Some years back I was interviewing an applicant for The Sun's copy desk who had just finished a one-week tryout at another paper. That paper had experienced a major scandal involving fabrication by a writer -- not that such a characterization singles anyone out these days. At the end of her tryout there, the applicant was taken to lunch by an assistant managing editor who asked her about her take on the uproar.

She said, "Well, as a copy editor, the first thing I would want to know is where the copy desk was in all this. Weren't the copy editors raising questions about this writer's work?"

"Yes, they were," he said.

Then he changed the subject. 

In the endeavor to head off plagiarism and fabrication in news stories, and to ensure the reliability and accuracy of stories -- the fundamental credibility of the publication -- the ranking editors and the copy editors are on the same side. The problem is that the ranking editors don't always recognize this. 

When the American Copy Editors Society presents workshops on structural editing at its national and regional conferences, a troubling comment keeps surfacing among the participants: "I wouldn't be allowed to raise questions like that at my paper."

When Frank Fee of the University of North Carolina at Chapel Hill conducted a nationwide survey of copy editors in 2003, substantial majorities of the respondents said that their papers do not reward copy editors for good story editing or catching errors, do not grant copy editors appropriate authority to shape content and quality, do not send copy editors to professional conferences in the same proportion that reporters are given such support, and do not hold copy editors in esteem.

Fee's research is backed up by another study, a survey of copy editors at 100 newspapers conducted by Susan Keith, now an assistant professor at Rutgers University. She found that copy editors are typically less likely than other journalists to be eligible for newsroom awards, are not often supported for training or outside conferences, and do not feel encouraged to raise tough, ethics-related questions about the stories they edit. Not surprisingly, the copy editors did not feel much optimism about prospects for advancement.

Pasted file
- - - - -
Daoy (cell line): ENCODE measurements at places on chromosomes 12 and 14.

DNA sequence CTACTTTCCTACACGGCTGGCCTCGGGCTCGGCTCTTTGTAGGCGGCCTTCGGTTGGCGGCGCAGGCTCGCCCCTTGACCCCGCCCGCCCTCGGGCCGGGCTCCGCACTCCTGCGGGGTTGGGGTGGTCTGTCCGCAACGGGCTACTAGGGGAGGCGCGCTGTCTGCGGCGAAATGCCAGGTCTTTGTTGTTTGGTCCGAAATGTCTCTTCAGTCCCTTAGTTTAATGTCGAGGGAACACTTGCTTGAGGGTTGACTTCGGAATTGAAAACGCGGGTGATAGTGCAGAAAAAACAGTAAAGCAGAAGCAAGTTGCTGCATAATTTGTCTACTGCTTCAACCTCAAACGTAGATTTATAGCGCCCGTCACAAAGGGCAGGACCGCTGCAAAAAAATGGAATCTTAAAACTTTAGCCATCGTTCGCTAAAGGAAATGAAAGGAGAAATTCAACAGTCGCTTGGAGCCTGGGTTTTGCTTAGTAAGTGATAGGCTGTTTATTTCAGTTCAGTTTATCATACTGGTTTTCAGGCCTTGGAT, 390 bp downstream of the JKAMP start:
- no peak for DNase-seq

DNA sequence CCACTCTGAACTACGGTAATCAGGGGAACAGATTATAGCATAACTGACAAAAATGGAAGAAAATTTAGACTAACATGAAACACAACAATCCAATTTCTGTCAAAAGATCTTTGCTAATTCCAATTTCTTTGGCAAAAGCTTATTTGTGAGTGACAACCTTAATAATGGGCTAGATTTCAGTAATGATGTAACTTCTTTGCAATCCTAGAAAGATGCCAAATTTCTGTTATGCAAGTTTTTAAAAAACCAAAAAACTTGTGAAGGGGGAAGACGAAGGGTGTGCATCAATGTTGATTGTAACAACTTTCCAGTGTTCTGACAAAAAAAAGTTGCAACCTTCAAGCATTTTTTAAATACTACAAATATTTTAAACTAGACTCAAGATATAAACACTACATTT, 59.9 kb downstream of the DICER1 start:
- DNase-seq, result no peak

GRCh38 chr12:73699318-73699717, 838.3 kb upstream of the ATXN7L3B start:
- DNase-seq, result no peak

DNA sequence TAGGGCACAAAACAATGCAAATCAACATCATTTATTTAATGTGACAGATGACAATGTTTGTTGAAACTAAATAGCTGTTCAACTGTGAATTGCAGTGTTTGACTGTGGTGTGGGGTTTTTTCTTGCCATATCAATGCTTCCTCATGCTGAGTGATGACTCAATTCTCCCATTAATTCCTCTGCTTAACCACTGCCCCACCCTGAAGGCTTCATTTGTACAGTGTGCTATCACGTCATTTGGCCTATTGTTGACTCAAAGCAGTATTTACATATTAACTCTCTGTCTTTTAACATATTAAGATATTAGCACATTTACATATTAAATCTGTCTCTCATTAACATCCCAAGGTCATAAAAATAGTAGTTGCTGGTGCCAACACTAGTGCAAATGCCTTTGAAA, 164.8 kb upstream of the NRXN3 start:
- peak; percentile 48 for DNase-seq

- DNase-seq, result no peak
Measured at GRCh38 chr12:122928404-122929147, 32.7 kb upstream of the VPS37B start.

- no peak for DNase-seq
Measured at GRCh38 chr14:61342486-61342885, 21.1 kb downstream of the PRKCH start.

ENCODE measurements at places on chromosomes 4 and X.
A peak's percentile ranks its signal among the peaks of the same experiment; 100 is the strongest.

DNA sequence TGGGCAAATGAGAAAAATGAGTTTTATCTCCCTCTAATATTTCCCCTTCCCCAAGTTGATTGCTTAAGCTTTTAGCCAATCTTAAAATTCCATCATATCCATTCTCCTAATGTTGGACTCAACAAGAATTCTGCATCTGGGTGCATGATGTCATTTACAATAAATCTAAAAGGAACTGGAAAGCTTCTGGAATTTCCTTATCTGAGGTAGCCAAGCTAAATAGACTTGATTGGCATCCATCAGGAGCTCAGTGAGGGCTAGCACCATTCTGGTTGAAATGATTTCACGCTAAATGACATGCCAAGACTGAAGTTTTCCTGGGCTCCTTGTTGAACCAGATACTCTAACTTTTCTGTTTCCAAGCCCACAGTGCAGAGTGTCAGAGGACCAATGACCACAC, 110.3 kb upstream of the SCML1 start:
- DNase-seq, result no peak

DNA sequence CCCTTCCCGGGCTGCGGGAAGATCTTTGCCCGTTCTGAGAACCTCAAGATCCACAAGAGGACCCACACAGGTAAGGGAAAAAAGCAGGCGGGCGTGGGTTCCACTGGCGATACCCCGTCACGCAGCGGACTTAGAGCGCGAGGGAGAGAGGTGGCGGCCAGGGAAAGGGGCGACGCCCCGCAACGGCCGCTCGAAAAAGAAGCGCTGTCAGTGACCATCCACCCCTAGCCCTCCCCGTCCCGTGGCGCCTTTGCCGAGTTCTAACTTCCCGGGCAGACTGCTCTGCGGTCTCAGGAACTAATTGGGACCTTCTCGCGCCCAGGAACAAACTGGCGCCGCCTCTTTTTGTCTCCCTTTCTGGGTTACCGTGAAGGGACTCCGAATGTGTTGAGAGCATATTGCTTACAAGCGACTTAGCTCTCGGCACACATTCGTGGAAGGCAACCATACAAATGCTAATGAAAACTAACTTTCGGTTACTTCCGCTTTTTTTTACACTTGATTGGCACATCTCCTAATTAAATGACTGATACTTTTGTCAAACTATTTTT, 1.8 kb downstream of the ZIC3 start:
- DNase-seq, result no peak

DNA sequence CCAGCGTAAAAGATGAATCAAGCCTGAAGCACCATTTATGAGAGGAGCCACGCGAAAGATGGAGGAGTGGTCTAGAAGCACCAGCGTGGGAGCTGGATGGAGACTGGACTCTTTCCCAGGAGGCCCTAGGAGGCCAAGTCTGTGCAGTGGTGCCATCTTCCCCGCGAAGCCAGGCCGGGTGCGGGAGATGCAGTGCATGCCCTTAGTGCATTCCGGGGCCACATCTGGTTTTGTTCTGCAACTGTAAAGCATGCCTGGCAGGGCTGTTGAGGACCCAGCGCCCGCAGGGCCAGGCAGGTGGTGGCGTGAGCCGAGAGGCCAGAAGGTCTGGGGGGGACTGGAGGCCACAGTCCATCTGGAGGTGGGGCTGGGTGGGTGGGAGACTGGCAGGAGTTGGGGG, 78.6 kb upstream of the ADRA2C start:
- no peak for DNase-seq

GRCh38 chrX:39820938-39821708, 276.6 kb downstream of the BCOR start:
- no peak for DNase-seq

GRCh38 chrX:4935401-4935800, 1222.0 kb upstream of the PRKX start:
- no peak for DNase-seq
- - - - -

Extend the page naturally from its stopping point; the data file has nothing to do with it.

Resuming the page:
Apparently not enough has changed since the 1988 ASNE report, "The Disillusioned Gatekeepers," discovered similar attitudes to be widespread. 

So the American Copy Editors Society, a professional organization of more than 900 members that has been working since 1997 to give copy editors a greater voice at their publications, is collaborating with Deborah Gump, the Knight professor of editing at Ohio University, to bring the top editors and the copy editors together.

Gump was the organizer of the previous Editing the Future conference in 2003 at the Freedom Forum in Nashville. Details of that conference can be found at www.editingthefuture.org.  

In conjunction with the ninth ACES conference, scheduled for April 21-23 in Los Angeles, top editors are being invited to the second Editing the Future conference. They will gather on the evening of April 20 for discussion with a panel of ACES editors. The following morning they will meet to discuss how to uphold editing more effectively, and that afternoon they will meet jointly with the ACES membership for a wide-ranging discussion on how the two groups can better support each other.